The importance of lifelong learning.
The only thing guaranteed in life is change. If we don’t change ‘it’, we will allow ‘it’ to eventually eclipse us.
To be a life long learner is to be comfortable with the idea that we are not a finished product; that there is always more to know. It is to accept and seek comfort in the fact that we don’t know it all, and that there are lessons in EVERYTHING around us. We just have to let those lessons into our lives. We have to accept and be comfortable with the vulnerability these acknowledgements bring to us. We need to let go of any preconceptions or beliefs that hinder our abilities to progress. After all, we are a sum total of our experiences. If we believe we can’t, someone before us has believed the very same thing.
If we continue to believe we can’t and we are in a position of influence as professionals, what hope do we offer to the people we lead?
If it communicates something to an audience, it is a language. Period.
This may seem like a sweeping statement, but I have meditated on this thought for some time and as a result I completely believe in it. There is vast opportunity to draw parallels between all methods of communication and how we learn to communicate. Equally, there are also parallels in the way any language is acquired and applied. They are interchangeable, and infinite.
When we learn to communicate, it is mostly through engaging in interactions with the people around us. We almost always immediately begin with a ‘sound before symbol’ approach, which is later developed by making associations between our developing language and other physical, visual or emotional stimuli.
Some thoughts I’d love to offer you that I believe are worth mulling over:
1. When we learn to speak a language, are we thrust in front of a dictionary and told to memorise the words?
2. If we were to say the words from a dictionary one after the other, would that create a coherent sentence?
3. How would that approach affect our ability to engage with the language?
4. Would a strictly academic approach allow us to ‘read between the lines’?
5. Is an academic approach at all fundamental to the development of communication?
Once upon a time, I was perceived as being academically subordinate. I had no sense of purpose. I learned to accept this as being my fault and for a long time, continued to lack purpose because that’s what was expected of me.
Purpose and the lack of purpose self perpetuates. Purpose gives purpose, and I actually believe that everybody on the planet has the same requirement for purpose, we just rarely talk about it and in some cases refuse to accept it. Realistically, without a genuine opportunity to afford ourselves and others to understand the importance of particular causes and effects, how can we ever expect to properly develop as a society? How can we ever reasonably expect our followers to appreciate our experiences? How can we ever expect to make a positive impact? How can we ever be trusted? How will we ever grow?
The importance of application.
The first time I heard someone’s thoughts on application was from John Petrucci’s Rock Discipline DVD when I was a young teen. He makes a comment relating to musicians who failed to apply themselves and how they eventually ‘fade away’. I understood the logic behind that at a vernacular level, but never considered the principal as being relevant to anything else until later on in my life. Beginning to learn Spanish caused me to realise that this principle is true of anything that involves development and innovation. Like all knowledge and learning, new concepts have to be applied. They also have to be interlinked to enable not only a deeper understanding of the method of communication, but also how to fluently communicate our ideas and structure our cause.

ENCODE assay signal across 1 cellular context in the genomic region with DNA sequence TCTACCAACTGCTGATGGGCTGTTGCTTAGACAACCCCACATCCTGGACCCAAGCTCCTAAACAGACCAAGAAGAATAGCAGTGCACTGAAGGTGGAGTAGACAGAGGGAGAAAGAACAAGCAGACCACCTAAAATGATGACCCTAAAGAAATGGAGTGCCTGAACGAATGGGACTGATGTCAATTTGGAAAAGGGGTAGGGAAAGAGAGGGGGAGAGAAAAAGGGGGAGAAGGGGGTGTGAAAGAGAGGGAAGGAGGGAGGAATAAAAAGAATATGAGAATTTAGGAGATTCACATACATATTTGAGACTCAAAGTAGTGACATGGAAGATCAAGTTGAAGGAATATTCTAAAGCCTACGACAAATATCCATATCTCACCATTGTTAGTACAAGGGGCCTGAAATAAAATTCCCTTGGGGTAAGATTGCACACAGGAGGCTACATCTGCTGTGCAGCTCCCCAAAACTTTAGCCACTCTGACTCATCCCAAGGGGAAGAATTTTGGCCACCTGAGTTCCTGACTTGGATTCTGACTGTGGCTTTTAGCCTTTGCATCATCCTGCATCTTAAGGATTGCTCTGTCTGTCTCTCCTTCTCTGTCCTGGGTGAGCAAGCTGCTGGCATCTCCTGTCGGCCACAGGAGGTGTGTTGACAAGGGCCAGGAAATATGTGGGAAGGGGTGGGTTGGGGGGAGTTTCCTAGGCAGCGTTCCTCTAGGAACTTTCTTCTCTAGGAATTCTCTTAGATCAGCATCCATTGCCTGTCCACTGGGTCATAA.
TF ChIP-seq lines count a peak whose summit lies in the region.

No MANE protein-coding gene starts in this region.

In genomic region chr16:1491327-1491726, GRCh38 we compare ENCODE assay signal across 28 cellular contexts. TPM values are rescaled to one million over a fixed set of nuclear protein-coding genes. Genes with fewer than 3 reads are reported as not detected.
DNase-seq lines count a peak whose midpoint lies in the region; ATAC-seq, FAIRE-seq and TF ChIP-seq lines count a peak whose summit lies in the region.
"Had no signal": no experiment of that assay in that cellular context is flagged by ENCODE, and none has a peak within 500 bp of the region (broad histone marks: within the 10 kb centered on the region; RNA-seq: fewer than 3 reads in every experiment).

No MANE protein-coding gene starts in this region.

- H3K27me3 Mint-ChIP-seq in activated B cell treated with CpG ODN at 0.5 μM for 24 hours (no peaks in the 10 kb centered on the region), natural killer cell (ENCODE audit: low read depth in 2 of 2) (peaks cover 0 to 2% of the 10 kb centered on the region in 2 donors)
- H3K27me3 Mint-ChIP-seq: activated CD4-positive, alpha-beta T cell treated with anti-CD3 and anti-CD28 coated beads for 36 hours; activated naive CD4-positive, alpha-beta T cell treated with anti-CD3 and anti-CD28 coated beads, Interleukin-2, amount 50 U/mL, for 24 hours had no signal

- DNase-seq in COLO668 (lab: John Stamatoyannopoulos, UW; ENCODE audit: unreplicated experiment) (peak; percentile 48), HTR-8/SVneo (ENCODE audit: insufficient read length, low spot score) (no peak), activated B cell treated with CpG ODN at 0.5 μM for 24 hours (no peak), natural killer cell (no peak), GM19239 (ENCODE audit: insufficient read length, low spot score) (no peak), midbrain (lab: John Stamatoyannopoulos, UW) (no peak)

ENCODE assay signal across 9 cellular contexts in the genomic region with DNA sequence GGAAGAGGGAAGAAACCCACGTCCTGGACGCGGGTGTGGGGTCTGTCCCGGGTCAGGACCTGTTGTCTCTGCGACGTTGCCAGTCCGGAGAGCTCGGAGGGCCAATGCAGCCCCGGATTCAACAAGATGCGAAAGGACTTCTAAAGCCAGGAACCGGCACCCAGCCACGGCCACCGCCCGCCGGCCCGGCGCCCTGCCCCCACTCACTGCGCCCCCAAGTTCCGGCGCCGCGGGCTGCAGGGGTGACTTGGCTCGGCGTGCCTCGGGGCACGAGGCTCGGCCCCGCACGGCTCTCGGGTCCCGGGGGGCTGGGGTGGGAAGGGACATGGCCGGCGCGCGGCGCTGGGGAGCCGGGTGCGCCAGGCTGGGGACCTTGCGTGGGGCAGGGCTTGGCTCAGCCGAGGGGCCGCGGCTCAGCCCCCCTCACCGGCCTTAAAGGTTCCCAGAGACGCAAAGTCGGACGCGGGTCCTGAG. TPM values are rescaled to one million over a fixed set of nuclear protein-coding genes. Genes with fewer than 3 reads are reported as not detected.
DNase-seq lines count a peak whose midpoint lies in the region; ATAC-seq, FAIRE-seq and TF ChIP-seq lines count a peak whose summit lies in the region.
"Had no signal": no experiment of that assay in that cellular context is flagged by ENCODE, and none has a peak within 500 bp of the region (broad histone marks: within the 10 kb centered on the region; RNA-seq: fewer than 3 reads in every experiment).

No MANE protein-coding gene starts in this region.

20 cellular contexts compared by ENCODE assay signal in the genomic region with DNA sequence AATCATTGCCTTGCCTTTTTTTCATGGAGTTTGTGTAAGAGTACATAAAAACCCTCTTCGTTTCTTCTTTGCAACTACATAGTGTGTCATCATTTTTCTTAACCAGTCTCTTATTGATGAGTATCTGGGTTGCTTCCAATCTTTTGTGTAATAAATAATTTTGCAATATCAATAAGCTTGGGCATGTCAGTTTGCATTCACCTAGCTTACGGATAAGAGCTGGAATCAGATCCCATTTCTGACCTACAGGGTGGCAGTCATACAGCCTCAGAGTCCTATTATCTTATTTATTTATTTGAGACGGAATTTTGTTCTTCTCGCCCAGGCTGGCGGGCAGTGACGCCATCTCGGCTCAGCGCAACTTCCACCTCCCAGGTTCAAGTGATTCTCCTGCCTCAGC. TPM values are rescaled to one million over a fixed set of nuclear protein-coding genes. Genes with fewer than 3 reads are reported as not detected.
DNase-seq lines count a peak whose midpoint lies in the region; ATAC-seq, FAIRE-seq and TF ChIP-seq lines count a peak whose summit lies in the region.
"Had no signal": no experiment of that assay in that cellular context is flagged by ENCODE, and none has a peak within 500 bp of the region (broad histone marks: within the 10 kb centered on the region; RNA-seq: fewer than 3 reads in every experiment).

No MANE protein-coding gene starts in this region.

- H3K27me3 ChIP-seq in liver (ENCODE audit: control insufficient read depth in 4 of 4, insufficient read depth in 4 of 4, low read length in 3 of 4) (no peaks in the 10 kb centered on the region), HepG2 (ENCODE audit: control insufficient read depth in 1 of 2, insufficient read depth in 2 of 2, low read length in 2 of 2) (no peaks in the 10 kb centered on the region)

To be ‘rich’ doesn’t enrich.
In today’s ‘quantity over quality’ society, it is very easy to get swept away into believing that more is more. It is all around us. The media insists that we are inadequate because we don’t have the latest trend, or the correct image. We want what we are made to feel we ‘need’ to decorate the lives we have that we are made to feel are mundane. Until we have what we ‘need’, we falsely perceive our own suffering. We are encouraged to be impatient, which for many reasons realistically makes us poor. To be poor has nothing to do with money, it has everything to do with our own expectations and perception.
In anything that is taught and lead well, the fun should be in the learning process, not in wishing the learning process away to get to the outcome in order to ‘be’. Learning takes time, and for some people it takes more time than others. We need to accept the reality of this. Instead of using time as an excuse to exaggerate the insecurities of ourselves or others – which inevitably leads to decorating ourselves and others with throw away solutions – use it as an opportunity to be comfortable with ‘now’ and to see the lessons in the present moment.
Variety IS the spice of…LIFE.
Exchanging old words for new words. Connecting words to images. Hearing new words and learning to articulate them aurally. Interpreting words written on a page. Taking individual words and reordering them. Spelling words out. Building sentences. Making sentences into paragraphs. Interpreting meaning. Transcribing sentences we hear to writing. Understanding punctuation. The question mark. Meaning. Verbs. Nouns. Adjectives. Emotions. Telling a story. Communicating with others. Building relationships. Love. Hate. Disagreement. Agreement. Passion. Determination. Security. Insecurity. Trust. Faith. Legacy. Connecting the hemispheres of our brains.
To name a few of a list things of I have in my mind, this is the power and opportunity any language harnesses. But, the real lesson is…